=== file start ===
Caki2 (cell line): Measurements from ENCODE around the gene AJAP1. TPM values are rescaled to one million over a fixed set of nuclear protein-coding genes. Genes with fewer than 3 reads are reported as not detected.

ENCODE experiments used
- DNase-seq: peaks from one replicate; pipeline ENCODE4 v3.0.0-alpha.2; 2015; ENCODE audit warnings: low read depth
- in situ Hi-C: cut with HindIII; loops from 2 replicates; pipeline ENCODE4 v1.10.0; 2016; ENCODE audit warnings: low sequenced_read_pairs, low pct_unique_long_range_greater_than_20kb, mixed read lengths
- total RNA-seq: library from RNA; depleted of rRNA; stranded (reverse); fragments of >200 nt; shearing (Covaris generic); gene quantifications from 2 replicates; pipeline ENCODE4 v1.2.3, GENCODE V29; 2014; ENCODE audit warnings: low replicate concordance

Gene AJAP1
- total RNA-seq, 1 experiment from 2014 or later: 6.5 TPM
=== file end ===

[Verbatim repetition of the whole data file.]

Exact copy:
Caki2 (cell line): Measurements from ENCODE around the gene AJAP1. TPM values are rescaled to one million over a fixed set of nuclear protein-coding genes. Genes with fewer than 3 reads are reported as not detected.

ENCODE experiments used
- DNase-seq: peaks from one replicate; pipeline ENCODE4 v3.0.0-alpha.2; 2015; ENCODE audit warnings: low read depth
- in situ Hi-C: cut with HindIII; loops from 2 replicates; pipeline ENCODE4 v1.10.0; 2016; ENCODE audit warnings: low sequenced_read_pairs, low pct_unique_long_range_greater_than_20kb, mixed read lengths
- total RNA-seq: library from RNA; depleted of rRNA; stranded (reverse); fragments of >200 nt; shearing (Covaris generic); gene quantifications from 2 replicates; pipeline ENCODE4 v1.2.3, GENCODE V29; 2014; ENCODE audit warnings: low replicate concordance

Gene AJAP1
- total RNA-seq, 1 experiment from 2014 or later: 6.5 TPM